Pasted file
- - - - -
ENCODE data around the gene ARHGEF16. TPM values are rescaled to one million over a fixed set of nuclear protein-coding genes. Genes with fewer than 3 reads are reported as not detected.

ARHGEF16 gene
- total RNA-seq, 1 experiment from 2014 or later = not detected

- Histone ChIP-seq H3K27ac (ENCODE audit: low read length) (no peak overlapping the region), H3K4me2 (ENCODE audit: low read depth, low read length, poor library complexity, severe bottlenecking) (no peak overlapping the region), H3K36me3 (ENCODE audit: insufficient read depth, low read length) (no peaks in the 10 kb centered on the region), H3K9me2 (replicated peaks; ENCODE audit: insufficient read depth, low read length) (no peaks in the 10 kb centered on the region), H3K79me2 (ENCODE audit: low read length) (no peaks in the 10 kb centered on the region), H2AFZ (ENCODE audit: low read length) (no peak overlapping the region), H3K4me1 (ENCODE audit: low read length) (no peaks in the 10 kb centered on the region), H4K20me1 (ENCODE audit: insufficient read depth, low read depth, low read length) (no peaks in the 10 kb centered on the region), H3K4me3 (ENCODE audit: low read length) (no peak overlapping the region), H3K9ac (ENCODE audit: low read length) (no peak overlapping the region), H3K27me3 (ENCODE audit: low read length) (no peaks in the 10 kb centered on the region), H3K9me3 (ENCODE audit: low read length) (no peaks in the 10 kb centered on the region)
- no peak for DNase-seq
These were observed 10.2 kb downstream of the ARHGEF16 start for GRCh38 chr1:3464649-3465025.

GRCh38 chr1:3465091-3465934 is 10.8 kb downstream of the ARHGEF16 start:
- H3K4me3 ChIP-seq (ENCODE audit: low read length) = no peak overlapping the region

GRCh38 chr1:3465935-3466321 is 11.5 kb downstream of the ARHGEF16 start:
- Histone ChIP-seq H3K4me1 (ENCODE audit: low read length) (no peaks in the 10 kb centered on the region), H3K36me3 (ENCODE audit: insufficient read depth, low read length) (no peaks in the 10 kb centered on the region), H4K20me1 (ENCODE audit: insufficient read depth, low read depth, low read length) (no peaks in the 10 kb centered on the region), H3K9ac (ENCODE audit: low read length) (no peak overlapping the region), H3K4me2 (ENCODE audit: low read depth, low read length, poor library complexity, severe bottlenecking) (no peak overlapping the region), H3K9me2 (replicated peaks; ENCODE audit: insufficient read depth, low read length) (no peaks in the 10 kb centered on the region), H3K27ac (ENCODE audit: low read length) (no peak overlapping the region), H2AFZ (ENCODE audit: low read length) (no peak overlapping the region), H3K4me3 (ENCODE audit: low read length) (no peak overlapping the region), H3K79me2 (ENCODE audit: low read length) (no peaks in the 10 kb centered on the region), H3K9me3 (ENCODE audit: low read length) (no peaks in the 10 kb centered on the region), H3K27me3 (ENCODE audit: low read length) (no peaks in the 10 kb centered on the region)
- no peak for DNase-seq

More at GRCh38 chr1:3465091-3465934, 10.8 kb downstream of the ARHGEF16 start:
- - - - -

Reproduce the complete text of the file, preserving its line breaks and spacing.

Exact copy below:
ENCODE data around the gene ARHGEF16. TPM values are rescaled to one million over a fixed set of nuclear protein-coding genes. Genes with fewer than 3 reads are reported as not detected.

ARHGEF16 gene
- total RNA-seq, 1 experiment from 2014 or later = not detected

- Histone ChIP-seq H3K27ac (ENCODE audit: low read length) (no peak overlapping the region), H3K4me2 (ENCODE audit: low read depth, low read length, poor library complexity, severe bottlenecking) (no peak overlapping the region), H3K36me3 (ENCODE audit: insufficient read depth, low read length) (no peaks in the 10 kb centered on the region), H3K9me2 (replicated peaks; ENCODE audit: insufficient read depth, low read length) (no peaks in the 10 kb centered on the region), H3K79me2 (ENCODE audit: low read length) (no peaks in the 10 kb centered on the region), H2AFZ (ENCODE audit: low read length) (no peak overlapping the region), H3K4me1 (ENCODE audit: low read length) (no peaks in the 10 kb centered on the region), H4K20me1 (ENCODE audit: insufficient read depth, low read depth, low read length) (no peaks in the 10 kb centered on the region), H3K4me3 (ENCODE audit: low read length) (no peak overlapping the region), H3K9ac (ENCODE audit: low read length) (no peak overlapping the region), H3K27me3 (ENCODE audit: low read length) (no peaks in the 10 kb centered on the region), H3K9me3 (ENCODE audit: low read length) (no peaks in the 10 kb centered on the region)
- no peak for DNase-seq
These were observed 10.2 kb downstream of the ARHGEF16 start for GRCh38 chr1:3464649-3465025.

GRCh38 chr1:3465091-3465934 is 10.8 kb downstream of the ARHGEF16 start:
- H3K4me3 ChIP-seq (ENCODE audit: low read length) = no peak overlapping the region

GRCh38 chr1:3465935-3466321 is 11.5 kb downstream of the ARHGEF16 start:
- Histone ChIP-seq H3K4me1 (ENCODE audit: low read length) (no peaks in the 10 kb centered on the region), H3K36me3 (ENCODE audit: insufficient read depth, low read length) (no peaks in the 10 kb centered on the region), H4K20me1 (ENCODE audit: insufficient read depth, low read depth, low read length) (no peaks in the 10 kb centered on the region), H3K9ac (ENCODE audit: low read length) (no peak overlapping the region), H3K4me2 (ENCODE audit: low read depth, low read length, poor library complexity, severe bottlenecking) (no peak overlapping the region), H3K9me2 (replicated peaks; ENCODE audit: insufficient read depth, low read length) (no peaks in the 10 kb centered on the region), H3K27ac (ENCODE audit: low read length) (no peak overlapping the region), H2AFZ (ENCODE audit: low read length) (no peak overlapping the region), H3K4me3 (ENCODE audit: low read length) (no peak overlapping the region), H3K79me2 (ENCODE audit: low read length) (no peaks in the 10 kb centered on the region), H3K9me3 (ENCODE audit: low read length) (no peaks in the 10 kb centered on the region), H3K27me3 (ENCODE audit: low read length) (no peaks in the 10 kb centered on the region)
- no peak for DNase-seq

More at GRCh38 chr1:3465091-3465934, 10.8 kb downstream of the ARHGEF16 start: